When Misty Keasler began photographing haunted houses three years ago, she largely ignored the obvious spectacles and focused on scenes that convey a sense of dread.
Justine Kurland’s images of adolescence are just as poignant 20 years after her project debuted.
When Ekaterina Solovieva traveled to a remote lake town in northern Russia, she encountered an Orthodox priest with a decidedly unorthodox manner.
The architect Mauricio Rocha dreamed up a stark space for the artist Graciela Iturbide in Mexico City.
Two female photographers — one Armenian, one Turkish — worked together to document life on both sides of the border, focusing on Armenians living in hiding.
Arthur Jafa’s triumphal debut consisted of a seven-minute video. Two years later, he’s back with artworks in three media on as many floors.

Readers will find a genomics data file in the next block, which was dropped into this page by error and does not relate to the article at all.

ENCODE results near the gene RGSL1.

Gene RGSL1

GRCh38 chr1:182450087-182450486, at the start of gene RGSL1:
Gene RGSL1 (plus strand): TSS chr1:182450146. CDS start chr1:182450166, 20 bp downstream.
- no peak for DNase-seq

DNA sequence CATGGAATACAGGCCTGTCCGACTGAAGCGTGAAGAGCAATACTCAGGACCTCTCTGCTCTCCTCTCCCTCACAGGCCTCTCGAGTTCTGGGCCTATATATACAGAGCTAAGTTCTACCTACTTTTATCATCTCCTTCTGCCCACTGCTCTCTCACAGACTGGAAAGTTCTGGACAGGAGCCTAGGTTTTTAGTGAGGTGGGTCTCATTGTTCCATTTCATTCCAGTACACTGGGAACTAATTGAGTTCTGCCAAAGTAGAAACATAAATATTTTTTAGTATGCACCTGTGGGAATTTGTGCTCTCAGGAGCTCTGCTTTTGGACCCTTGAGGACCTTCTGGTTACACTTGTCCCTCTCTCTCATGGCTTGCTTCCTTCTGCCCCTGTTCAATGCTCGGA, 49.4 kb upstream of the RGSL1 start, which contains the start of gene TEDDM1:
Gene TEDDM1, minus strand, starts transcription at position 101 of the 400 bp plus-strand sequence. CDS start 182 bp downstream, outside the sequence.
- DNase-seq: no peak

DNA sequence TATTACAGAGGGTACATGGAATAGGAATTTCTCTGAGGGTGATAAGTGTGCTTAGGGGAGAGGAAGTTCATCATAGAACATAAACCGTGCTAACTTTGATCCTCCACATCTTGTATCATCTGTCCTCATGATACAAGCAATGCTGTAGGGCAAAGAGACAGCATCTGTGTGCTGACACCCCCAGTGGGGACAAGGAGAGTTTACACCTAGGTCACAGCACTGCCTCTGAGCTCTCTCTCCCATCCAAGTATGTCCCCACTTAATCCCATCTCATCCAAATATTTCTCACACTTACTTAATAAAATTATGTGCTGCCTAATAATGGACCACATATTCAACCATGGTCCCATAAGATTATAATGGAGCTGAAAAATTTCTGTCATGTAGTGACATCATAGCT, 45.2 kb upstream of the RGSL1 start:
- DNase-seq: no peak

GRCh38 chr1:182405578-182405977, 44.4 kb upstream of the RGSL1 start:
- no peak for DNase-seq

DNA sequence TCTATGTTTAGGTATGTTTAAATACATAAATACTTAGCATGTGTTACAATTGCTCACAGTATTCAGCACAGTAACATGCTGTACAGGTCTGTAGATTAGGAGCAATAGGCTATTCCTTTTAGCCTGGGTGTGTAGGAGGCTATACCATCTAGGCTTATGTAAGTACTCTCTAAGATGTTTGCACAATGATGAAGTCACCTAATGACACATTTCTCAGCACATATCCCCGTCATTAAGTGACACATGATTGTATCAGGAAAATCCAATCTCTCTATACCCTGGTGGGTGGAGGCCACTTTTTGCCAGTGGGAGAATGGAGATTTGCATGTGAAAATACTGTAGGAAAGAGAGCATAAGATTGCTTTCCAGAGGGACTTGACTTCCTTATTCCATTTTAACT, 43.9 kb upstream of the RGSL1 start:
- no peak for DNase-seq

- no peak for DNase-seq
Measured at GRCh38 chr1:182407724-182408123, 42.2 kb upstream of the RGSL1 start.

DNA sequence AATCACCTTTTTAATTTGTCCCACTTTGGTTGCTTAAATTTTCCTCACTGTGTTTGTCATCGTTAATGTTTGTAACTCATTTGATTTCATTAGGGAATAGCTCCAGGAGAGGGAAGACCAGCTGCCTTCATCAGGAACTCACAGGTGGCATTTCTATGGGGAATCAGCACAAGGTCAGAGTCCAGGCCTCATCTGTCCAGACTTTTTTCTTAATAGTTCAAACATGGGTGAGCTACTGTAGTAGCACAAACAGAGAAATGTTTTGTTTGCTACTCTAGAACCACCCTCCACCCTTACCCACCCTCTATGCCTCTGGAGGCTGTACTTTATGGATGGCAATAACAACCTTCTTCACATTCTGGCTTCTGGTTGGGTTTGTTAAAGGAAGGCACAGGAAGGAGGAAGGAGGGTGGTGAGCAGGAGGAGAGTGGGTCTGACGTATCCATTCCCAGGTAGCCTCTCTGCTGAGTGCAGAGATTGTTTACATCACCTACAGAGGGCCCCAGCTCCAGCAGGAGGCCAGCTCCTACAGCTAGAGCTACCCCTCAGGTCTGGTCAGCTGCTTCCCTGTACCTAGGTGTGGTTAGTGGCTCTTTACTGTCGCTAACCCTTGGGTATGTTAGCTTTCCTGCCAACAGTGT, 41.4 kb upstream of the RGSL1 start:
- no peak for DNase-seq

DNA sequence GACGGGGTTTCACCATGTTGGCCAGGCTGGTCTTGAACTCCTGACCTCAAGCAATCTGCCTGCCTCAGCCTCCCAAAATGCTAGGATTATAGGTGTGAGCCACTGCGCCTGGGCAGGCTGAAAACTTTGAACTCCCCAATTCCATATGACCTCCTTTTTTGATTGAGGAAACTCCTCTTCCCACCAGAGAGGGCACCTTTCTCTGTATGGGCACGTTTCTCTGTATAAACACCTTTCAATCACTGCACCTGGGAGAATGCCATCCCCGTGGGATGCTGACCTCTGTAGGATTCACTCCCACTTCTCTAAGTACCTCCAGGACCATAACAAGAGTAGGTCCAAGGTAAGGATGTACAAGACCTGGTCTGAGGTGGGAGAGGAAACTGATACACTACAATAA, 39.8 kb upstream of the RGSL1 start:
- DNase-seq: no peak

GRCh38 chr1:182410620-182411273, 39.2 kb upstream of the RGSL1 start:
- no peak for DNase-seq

The photographer Luke Stephenson captured the variety of items on offer for Prince Harry and Meghan Markle’s marriage, from cereal to sick bags.
In Portland, Ore., the photographer Ricardo Nagaoka records a community pushed to the margins.
The journalist and photographer Eric Etheridge provides visual and oral histories of the courageous men and women known as the Freedom Riders in the 1960s.
Gordon Parks's photograph “American Gothic” afforded rare attention to a black female subject who was not a celebrity or entertainer, but a mother and a worker.
Lotto tickets, egg on a roll, cold beer in summer and a little bit of home.
The cofounder of Apartamento photographs his friends and collaborators — and Salvador Dalí's car.
In the aftermath of the Fukushima Daiichi power plant meltdown, Noriko Takasugi documented how a festival celebration allowed participants to balance the traditions of the past with the uncertainty of the present.
For Life, Time and other magazines, Mr. Shay photographed Marlon Brando, Elizabeth Taylor, Muhammad Ali and nine presidents, as well as the streets of Chicago.
Never without his camera, he used it to capture an era.